26:34: Back to Lily. Apparently her way of hiding is falling asleep next to a log. Real smart, Lily. Anyway, she’s up. I can’t believe she’s not dead yet.
27:32: Disregard what I just said — Lily is the best character on the show. She is currently stitching herself up with threads from her dress. So real. So resourceful. So America.
28:49: NO ONE HAS SMILED YET.
32:55: They haven’t even played a snippet of a Common song yet. Seems rude. Poorly drawn-out contract on Lonnie’s part, if you ask me.
34:12: Back to the white-lady hunt. Jesus Native swooped in and saved her, just in time. Yay, Jesus Native.
36:36: Cullen vs. Durant showdown. I think this is going to be exciting, but I haven’t the slightest clue what they are about to discuss.
37:12: Very Tender Moment No. 1:
- Durant: I suppose you’re here to tell me you’re innocent.
Cullen: Naw sir, I’m here to ask for his job.
Durant: How do you put your trousers on, sir?
Durant: Over those big balls of yours.
38:12: Wait, this whole show is about building railroads? The Railroad Wars? I didn’t see this coming.
38:30: Very Tender Moment No. 2:
- Cullen: You remember the Baltimore-Ohio Bridge over the Montequesa River?
Durant: I built that bridge before the war.
Cullen: I blew the whole thing up using half a keg of black powder. But I’m done destroying things, Mr. Durant.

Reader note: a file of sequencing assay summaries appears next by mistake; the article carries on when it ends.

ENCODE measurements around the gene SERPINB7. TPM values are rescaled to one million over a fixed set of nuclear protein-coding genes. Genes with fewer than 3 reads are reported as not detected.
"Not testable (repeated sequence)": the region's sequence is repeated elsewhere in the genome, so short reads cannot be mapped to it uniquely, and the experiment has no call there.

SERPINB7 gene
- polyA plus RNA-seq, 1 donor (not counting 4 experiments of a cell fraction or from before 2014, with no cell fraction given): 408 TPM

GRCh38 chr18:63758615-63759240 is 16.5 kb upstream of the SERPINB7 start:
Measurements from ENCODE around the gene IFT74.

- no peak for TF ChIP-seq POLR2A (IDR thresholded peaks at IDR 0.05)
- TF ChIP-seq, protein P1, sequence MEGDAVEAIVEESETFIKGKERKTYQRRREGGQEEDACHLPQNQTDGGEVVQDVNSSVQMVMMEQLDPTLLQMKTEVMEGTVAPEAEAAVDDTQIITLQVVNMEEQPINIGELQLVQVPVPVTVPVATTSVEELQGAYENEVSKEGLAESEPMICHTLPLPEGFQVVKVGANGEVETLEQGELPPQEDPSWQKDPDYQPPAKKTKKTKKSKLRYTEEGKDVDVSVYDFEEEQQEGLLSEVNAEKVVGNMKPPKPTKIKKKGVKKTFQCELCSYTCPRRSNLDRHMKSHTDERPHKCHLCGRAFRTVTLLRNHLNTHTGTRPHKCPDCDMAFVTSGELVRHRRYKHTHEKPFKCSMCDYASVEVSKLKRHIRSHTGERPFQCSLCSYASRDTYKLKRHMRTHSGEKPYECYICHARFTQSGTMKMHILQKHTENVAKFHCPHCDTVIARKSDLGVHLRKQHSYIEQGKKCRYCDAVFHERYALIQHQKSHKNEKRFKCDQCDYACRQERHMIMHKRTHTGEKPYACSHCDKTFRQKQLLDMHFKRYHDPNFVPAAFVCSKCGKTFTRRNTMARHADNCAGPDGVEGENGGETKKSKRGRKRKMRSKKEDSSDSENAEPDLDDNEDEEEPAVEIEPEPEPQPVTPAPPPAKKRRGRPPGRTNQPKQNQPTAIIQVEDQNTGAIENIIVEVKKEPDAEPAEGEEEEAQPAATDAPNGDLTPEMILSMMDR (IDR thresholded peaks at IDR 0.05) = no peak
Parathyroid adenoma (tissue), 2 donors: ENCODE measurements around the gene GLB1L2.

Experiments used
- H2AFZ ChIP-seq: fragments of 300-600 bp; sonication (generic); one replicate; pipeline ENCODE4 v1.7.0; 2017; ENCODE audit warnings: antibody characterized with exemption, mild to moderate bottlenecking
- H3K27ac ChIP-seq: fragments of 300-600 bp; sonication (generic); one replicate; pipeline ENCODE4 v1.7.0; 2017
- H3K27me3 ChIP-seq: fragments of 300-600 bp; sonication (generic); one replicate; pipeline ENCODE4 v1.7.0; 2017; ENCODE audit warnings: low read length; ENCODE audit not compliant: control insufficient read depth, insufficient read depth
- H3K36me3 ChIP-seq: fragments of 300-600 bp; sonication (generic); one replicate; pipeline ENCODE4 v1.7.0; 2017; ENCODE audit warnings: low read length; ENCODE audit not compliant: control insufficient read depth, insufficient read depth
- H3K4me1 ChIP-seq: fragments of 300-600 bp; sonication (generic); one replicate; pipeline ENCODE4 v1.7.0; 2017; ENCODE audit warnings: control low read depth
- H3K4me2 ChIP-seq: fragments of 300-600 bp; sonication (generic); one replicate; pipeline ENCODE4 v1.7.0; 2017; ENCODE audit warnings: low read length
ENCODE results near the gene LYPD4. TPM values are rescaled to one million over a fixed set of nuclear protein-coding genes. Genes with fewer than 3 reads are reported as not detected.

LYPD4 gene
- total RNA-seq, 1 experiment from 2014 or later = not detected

39:03: Cullen just went from the next victim of a hanging to an employee of Durant. He went from off the team to proving himself to more on the team than ever. If you thought my Riggins comparisons were a stretch before, I hope you now see the light.
41:51: Show ends with 3x-Great Riggins sniffing some fabric.
I’m not going to come out and say “Please, I beg of you, do not watch this show.” Personally, I’m not going to watch it, because I care about how I spend my free time and usually don’t choose to subject myself to bad things when I could be enjoying good things. But that’s probably just me being selfish and not having an open mind for things that are a struggle to sit through. There are many people who I would recommend this show to, but it’s only fair to note that these individuals are people I don’t like/am attempting to prank.
Outside of that, five stars. Five burned-out, dimly-lit, vacuous stars.